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Thread: Recomendations for a telephoto lens for 6D

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    Member HelenClaire's Avatar
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    Recomendations for a telephoto lens for 6D

    Have read similar previous threads but as the last one was 2 years ago am wondering if there is anything new on the scene. I bought my 6D 18 months ago along with the latest Canon EF16-35mm F4L IS lens which I am very happy with for landscapes. However I do love wildlife too and am now keen to buy a telephoto but which one. I tried out the new Canon EF 100-400mm f/4.5-5.6L IS II lens at a recent workshop but am keen to look at others as well. I can see from various reviews the Tamron and Sigma are much cheaper options that seem just as good as the Canon. A previous thread on this forum recommended the Tamron 150 - 600mm, followed closely by the Sigma but that was before the newer Canon 100-400mm had come out. So am interested to hear from others as to which ones are a good buy. The Canon is so expensive so am wondering if it is worth the expense if there could be cheaper options out there that are just as good.
    Last edited by HelenClaire; 19-04-2016 at 11:05pm.

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    Drifter, Racer and Picture Taker
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    The Tamron and Sigma 150-600mm lenses are big and heavy, and difficult to hand hold.
    The Canon is lighter and has the better autofocus, and will also have a much better re-sale value in the future.

    No picture is any good if it isn't sharp.

    Just my 2c worth.
    All my photos are taken with recycled pixels.
    Knowledge is knowing that a tomato is a fruit.
    Wisdom, is knowing not to serve it in a fruit salad.

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    Ausphotography Regular Brian500au's Avatar
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    Hi Helen

    I am surprised you have not had more input from other members on this forum because quite a few do own the lenses you are looking at.

    In my own experience I own and do use the 100 - 400 V2 (previously owned the V1) and I also own and use the 150-600 Sigma sports. There are pros and cons to both lenses but in the end there is two big differences I think you need to look at.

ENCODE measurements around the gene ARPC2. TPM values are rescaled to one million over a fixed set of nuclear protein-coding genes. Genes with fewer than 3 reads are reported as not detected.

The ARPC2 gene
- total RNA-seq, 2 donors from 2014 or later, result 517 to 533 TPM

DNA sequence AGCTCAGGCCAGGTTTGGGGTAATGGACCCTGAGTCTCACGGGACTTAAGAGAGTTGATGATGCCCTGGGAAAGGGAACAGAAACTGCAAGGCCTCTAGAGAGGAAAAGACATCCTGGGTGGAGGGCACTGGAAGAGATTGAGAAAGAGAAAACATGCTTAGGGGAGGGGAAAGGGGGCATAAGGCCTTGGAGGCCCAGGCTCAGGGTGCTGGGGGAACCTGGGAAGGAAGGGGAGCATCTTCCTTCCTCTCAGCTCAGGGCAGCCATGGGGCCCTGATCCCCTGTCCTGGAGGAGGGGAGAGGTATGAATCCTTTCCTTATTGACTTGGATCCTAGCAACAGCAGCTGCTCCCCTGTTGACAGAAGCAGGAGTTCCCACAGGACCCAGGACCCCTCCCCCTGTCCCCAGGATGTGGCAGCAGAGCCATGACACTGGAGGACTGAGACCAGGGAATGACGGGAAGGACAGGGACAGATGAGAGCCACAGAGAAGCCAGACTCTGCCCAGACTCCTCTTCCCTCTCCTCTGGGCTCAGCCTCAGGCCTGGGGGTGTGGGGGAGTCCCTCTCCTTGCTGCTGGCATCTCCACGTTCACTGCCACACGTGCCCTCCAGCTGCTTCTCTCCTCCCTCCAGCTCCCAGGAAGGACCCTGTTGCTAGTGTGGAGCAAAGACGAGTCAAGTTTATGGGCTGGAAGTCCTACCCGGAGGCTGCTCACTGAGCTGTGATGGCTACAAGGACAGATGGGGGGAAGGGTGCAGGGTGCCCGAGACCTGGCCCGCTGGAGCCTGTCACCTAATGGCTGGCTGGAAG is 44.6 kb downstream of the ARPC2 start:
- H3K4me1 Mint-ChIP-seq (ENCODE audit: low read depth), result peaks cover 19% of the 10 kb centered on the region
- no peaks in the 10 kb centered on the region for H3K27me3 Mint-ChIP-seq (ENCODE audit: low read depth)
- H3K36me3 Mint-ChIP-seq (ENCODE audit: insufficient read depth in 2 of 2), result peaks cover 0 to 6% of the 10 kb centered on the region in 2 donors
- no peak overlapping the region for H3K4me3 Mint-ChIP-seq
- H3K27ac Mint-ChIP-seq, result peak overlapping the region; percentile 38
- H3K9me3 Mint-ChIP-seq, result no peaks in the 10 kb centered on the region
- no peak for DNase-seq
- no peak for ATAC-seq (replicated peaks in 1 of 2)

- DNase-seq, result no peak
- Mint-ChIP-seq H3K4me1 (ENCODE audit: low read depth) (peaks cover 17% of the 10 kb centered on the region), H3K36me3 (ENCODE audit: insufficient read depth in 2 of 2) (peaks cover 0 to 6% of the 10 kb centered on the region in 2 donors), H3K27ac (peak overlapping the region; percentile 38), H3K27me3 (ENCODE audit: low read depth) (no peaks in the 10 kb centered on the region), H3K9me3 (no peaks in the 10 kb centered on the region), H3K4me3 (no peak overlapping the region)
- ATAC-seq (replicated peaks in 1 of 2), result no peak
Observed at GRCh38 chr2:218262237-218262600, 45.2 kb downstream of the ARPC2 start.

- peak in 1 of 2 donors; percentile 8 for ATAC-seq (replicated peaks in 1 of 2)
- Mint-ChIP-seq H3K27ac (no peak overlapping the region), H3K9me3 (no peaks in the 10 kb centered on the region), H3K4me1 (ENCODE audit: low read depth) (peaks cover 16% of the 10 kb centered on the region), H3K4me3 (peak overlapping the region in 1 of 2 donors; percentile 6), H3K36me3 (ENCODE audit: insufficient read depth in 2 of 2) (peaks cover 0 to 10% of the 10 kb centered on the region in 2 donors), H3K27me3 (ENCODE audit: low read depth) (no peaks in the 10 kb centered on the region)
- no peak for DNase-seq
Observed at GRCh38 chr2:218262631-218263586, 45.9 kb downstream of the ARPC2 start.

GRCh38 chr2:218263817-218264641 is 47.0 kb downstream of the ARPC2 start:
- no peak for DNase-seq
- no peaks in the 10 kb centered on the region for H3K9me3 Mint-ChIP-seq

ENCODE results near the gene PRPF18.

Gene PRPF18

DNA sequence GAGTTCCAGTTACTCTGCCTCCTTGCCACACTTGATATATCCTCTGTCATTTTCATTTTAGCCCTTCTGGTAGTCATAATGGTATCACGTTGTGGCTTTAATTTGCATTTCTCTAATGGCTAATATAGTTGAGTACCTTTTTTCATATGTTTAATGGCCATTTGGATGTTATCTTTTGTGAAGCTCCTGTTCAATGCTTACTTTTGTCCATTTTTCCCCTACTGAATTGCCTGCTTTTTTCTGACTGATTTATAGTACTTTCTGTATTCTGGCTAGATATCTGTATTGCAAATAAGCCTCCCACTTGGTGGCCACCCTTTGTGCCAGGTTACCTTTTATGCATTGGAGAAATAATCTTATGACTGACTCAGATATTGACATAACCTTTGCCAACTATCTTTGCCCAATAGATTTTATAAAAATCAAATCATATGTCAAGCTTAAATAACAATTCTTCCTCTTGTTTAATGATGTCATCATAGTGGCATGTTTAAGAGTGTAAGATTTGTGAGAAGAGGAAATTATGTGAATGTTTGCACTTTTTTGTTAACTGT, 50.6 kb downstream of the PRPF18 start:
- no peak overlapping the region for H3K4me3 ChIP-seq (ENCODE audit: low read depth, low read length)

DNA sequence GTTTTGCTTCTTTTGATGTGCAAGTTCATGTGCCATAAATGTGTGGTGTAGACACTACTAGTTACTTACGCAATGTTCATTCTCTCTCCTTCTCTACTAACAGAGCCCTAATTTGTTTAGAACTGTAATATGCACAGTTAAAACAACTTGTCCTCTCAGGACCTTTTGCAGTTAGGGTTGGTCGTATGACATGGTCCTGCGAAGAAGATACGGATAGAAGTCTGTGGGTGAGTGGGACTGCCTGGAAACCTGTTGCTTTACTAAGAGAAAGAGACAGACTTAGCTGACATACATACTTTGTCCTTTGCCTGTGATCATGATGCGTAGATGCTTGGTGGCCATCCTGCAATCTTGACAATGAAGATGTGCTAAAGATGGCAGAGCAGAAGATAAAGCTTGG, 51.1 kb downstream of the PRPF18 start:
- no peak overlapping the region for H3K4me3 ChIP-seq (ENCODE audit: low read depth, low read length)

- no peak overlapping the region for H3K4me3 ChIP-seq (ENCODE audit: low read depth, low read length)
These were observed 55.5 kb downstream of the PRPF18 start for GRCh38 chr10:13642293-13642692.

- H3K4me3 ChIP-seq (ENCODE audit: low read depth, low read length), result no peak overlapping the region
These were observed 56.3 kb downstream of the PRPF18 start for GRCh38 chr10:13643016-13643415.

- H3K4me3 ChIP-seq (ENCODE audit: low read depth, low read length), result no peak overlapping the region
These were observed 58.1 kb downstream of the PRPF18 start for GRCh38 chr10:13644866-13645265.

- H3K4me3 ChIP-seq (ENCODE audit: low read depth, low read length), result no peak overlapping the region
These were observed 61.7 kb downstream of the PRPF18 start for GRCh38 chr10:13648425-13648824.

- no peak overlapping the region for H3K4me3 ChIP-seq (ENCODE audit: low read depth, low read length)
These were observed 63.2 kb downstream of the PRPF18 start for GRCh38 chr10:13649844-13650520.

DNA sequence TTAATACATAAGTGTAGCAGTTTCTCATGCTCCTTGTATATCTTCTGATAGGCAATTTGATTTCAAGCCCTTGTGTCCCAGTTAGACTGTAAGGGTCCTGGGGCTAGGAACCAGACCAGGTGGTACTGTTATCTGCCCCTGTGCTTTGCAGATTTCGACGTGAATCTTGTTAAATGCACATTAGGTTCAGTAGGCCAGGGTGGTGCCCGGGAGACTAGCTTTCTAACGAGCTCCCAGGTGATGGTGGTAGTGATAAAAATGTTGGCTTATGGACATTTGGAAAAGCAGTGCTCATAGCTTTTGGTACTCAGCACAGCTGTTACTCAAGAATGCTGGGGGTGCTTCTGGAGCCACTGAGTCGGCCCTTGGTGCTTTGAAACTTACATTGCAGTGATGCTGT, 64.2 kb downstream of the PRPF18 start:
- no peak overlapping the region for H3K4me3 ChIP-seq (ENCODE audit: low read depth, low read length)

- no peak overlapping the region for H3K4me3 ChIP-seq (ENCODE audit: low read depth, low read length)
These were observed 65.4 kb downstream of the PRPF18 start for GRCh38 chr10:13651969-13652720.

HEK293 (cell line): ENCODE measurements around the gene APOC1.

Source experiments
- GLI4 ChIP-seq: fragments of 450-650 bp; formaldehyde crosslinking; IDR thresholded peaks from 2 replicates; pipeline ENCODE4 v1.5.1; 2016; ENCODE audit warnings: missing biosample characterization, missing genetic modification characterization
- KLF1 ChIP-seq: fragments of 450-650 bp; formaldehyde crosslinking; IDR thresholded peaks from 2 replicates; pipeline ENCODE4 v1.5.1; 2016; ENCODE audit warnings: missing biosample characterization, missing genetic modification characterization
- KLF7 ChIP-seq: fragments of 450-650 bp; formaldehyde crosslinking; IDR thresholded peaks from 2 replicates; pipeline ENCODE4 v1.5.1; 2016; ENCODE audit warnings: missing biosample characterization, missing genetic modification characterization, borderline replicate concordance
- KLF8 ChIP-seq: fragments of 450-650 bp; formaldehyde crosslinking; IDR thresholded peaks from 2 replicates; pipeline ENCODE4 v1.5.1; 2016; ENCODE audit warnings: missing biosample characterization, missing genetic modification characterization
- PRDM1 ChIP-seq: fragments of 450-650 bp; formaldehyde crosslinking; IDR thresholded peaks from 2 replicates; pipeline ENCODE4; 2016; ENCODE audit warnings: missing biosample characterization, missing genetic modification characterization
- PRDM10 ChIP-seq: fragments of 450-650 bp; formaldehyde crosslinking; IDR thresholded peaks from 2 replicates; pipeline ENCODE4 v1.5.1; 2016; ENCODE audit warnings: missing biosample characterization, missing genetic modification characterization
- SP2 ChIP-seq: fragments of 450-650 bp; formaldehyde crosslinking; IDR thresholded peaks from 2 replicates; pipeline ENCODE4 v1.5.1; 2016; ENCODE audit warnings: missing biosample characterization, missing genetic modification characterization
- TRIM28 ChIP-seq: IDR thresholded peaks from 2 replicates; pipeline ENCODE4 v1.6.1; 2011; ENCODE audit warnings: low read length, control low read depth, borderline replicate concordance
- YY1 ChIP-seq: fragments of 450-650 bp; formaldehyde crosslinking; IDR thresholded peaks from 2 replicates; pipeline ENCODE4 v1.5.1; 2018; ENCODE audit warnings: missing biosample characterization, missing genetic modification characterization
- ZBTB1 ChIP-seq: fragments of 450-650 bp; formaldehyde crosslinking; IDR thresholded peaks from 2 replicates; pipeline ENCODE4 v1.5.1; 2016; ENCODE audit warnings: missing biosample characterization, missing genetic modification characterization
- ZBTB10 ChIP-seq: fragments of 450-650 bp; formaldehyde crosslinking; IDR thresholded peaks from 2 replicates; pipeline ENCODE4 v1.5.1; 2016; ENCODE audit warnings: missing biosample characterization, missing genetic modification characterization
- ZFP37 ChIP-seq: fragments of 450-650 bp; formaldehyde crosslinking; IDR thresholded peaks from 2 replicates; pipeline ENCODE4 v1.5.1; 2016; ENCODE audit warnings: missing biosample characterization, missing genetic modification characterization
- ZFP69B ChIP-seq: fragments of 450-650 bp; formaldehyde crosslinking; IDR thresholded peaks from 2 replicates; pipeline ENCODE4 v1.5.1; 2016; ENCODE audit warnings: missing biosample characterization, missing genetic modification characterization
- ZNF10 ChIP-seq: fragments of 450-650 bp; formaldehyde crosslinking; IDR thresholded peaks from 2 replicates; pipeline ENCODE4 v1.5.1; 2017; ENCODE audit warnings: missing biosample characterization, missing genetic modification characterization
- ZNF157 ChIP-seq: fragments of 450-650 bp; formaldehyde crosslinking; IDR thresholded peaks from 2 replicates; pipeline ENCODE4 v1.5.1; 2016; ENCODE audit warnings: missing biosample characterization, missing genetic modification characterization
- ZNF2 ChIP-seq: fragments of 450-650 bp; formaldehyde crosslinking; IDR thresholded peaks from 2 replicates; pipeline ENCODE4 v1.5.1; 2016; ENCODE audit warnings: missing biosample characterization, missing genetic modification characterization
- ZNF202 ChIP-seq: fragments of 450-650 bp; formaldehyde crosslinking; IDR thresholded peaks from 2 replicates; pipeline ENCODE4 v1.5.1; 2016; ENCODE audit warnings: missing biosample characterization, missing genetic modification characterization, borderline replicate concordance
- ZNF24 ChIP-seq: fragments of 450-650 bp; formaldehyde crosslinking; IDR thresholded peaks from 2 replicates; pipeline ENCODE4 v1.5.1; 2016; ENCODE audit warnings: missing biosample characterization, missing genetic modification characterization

For a start both lenses are sharp and I would challenge anybody to spot the difference between two real life pics posted. There is more variability in the manufacturing of the lenses than there is in the actual performance of the lenses. Other factors affect performance - whether the lens is hand held (and who is hand holding), your technique, distance to subject, shutter speed etc etc etc.....

    These factors play more of a difference in performance of either lens than a head to head comparison if one is sharper than the other. I speak from experience as I have both.

    So what is the differences:-

    1. The 100 - 400 only zooms to 400mm. This is important if you are out photographing small birds or animals at a fair distance. This is not a problem if you are going to the zoo for the day or photographing parrots around the back yard. Most people will tell you the 400mm is 560 with a 1.4 ext. (which is still not 600) but you have to remember not all bodies will focus at f8 and the 6D you own certainly will not. Fortunately with the 100-400 there is no loss in quality if using a canon extender.

    2. The 150 - 600 is heavy (especially the sports version), but with the weight of the lens comes quality - it is all metal and it is weather sealed. It is a very high quality lens. I have not held the "C" version of this lens but it is lighter by about 1 kg. I have heard the quality of the lens images are similar although there is a difference in lens construction - but once again us mere mortals would be flat out telling the difference in images shot by either lens. Although the "C" version is lighter - do you really think you can hand hold a 600mm lens steady enough to take a good sharp shot - I would always use a tripod / monopod when shooting at 600mm so I can control my shutter speed given the lens has an aperture of 6.3 at 600mm. It is not unusual to stop this lens down to f8 which will further erode room in your shutter speed range.

    3. When it comes to the difference in brands of the 150 -600 it might come down to price. What i really like about either of the sigma lenses is any software update to the lens can be done at home with the addition of a sigma dock. This dock costs around $100 extra but can be used for all sigma art series lenses. I have also heard, but not experienced first hand, should you want to change brands of bodies then for a small fee sigma will change the mount of the lens to suit the new body.

    4. I would put Sigma "C" and the Tamron in the same league - which ever one is cheaper unless you have a preference in brands (given you are fine sending the Tamron back to the agent for any software update) but the "S" version of the sigma is in a difference league when it comes to construction (plus 1 kg extra in weight).

    My normal set up when shooting these lenses is to have the Sigma on a monopod / tripod on one body and the 100 - 400 on a second body hand held. This gives me the best of both worlds.

    To sum up - if I am going for a walk and want the versatility of hand held lens - then I will grab the 100 - 400 but if I am serious about shooting birds or mammals in the distance then i grab the 150 - 600 and a monopod every time without hesitation.